On appeal from Superior Court, Law Division, Middlesex County.
Halpern, Larner and King. The opinion of the court was delivered by Larner, J.A.D.
[160 NJSuper Page 181] Plaintiffs appeal from a judgment affirming the grant of use and bulk variances to defendant Nicholas Puleio which permit his to construct an automobile showroom for new car sales on a parcel of land located in an Industrial Zone of the Township of North Brunswick. Defendant purchased the 100' x 100' parcel several years prior to the variance application and when the present zoning ordinance was in effect. This ordinance incorporates this lot in an Industrial I District which does not permit a use for new car sales and showroom and requires a minimum area of two acres for industrial development
only. The ordinance does permit the proposed business use for new car sales in a Commercial C-2 district.
Puleio had also purchased at the same time a parcel of land approximately 200 feet away from the lot involved in this litigation, where he established a business for automobile repairs and sale of used cars.
In November 1975 he applied for a building permit for the construction of an automobile showroom on the 100' x 100' lot, which was denied by the zoning officer because such use was not a permitted one in the applicable zone and because of many deficiencies associated with the undersized lot. In view of this denial the owner filed an application for variances with the board of adjustment which in effect sought several bulk variances under N.J.S.A. 40:55-39(c) and a use variance for "special reasons" under N.J.S.A. 40:55-39(d).
After a hearing at which plaintiffs, as adjoining owners of industrial structures, voiced their objections, the board recommended approval of the applicant's request for a use variance and numerous bulk variances which would permit the construction of the automobile showroom in the Industrial Zone on an undersized lot and with physical features which violated several minimum standards of the local ordinance. The township committee thereafter granted the variances on the record, findings and recommendations presented by the board of adjustment.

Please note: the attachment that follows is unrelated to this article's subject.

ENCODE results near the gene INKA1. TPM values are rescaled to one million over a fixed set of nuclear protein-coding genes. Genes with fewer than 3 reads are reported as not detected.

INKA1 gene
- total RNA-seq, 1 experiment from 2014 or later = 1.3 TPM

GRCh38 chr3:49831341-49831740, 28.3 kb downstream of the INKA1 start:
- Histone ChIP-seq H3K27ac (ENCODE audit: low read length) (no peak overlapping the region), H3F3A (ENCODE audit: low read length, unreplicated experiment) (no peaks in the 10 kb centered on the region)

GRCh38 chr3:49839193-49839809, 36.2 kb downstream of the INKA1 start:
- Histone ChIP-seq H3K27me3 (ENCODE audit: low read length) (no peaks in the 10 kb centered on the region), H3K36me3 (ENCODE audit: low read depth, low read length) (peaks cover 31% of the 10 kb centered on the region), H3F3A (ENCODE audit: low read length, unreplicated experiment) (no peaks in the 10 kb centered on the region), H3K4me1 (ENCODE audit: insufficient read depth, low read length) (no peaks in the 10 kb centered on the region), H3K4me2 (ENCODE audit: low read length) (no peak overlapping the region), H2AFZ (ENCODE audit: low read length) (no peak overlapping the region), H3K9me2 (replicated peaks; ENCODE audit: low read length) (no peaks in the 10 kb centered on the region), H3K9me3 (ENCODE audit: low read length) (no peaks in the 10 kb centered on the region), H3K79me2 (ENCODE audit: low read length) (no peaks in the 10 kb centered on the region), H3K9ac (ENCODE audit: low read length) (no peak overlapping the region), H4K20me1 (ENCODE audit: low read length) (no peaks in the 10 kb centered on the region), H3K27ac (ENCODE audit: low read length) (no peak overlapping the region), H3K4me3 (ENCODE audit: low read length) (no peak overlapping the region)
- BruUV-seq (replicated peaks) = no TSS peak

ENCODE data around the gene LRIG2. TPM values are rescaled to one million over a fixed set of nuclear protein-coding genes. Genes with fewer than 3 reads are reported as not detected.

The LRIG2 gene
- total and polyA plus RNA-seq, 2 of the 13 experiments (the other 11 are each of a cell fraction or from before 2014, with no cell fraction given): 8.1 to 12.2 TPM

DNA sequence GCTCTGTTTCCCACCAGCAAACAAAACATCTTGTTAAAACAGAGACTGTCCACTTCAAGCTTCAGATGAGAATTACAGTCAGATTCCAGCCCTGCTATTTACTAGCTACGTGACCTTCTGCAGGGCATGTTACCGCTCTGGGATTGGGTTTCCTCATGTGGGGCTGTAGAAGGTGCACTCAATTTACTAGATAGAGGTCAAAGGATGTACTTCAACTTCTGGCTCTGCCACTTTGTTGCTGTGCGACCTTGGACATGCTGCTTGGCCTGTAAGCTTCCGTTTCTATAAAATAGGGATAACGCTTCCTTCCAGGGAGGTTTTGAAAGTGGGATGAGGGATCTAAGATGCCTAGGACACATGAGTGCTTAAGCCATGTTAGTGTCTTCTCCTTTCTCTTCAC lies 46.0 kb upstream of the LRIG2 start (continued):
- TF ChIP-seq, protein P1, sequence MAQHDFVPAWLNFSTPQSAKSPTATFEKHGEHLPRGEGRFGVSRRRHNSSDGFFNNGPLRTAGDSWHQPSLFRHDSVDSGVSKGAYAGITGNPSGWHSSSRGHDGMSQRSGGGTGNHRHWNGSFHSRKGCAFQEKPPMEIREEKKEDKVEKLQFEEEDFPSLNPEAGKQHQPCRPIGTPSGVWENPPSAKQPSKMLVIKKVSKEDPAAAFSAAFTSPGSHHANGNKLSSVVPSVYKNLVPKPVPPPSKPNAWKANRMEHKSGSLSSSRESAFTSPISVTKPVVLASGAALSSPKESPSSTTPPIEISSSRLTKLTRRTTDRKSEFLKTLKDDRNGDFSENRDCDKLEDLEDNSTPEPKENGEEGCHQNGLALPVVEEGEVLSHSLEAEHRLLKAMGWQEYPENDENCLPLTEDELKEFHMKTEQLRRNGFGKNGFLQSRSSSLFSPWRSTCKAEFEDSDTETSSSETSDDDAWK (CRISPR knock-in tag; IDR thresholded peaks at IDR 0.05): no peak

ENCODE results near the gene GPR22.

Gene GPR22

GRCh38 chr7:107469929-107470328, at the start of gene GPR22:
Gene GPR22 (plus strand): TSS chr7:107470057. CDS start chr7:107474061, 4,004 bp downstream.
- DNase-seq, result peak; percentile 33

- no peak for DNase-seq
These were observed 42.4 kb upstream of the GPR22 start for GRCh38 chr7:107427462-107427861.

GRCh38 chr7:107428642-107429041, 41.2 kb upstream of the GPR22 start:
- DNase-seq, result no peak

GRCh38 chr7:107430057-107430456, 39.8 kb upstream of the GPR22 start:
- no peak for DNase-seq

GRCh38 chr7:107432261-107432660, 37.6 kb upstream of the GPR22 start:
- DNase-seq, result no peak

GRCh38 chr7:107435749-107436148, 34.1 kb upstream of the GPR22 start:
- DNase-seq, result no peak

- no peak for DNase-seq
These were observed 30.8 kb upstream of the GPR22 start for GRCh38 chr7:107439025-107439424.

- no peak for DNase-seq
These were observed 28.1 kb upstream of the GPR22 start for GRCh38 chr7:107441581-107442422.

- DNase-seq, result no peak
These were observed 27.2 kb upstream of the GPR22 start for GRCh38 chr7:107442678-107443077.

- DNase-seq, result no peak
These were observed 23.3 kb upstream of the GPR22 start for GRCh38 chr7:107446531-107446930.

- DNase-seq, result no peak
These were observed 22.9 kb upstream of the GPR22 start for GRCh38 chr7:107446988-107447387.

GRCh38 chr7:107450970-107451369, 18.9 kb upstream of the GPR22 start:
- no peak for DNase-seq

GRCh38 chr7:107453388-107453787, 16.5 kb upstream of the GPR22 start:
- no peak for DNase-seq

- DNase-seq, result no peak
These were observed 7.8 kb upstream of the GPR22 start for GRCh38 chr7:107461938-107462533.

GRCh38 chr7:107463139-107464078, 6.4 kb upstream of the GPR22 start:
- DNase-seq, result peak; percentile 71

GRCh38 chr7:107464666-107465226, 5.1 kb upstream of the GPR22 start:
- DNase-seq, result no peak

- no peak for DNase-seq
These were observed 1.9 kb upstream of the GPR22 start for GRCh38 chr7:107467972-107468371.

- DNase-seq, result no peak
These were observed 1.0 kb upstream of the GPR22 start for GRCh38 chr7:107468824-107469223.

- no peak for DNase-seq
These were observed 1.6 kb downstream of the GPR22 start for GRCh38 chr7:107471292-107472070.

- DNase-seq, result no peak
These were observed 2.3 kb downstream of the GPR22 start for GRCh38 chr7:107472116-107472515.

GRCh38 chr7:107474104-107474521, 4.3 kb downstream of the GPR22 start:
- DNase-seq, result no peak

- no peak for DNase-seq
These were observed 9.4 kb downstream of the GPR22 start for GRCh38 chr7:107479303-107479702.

The resolution of the board found that the negative criteria of the statute were met in that said variances will not be a substantial detriment to the public good and will not substantially impair the intent and purpose of the zone plan and zoning ordinance.
With respect to the "special reasons" within the ambit of section (d) of the statute it found "that the subject site is not suitable for industrial use by reason of its size" and that "the proposed use, under all circumstances, is the highest and best use and that the proposed use will not adversely affect nearby industrial properties."
It also appears from the resolution that among the persuasive factors for the grant of the "special reasons" use variance was the testimony of the applicant that he was required to purchase the subject site when he purchased the nearby property where he conducts his auto repair and used car business, and that he has been unable to purchase additional land surrounding the subject site.
With regard to both variances the board found that "applicant has demonstrated that a hardship and special reasons do exist as required by the statute."
Upon the grant of the variances by the township committee plaintiffs filed an action in lieu of prerogative writs which resulted in a judgment sustaining the variances granted by the municipality. The trial judge found that the discretionary action of the board of adjustment and township committee was supported by sufficient credible evidence both as to the (c) and (d) ...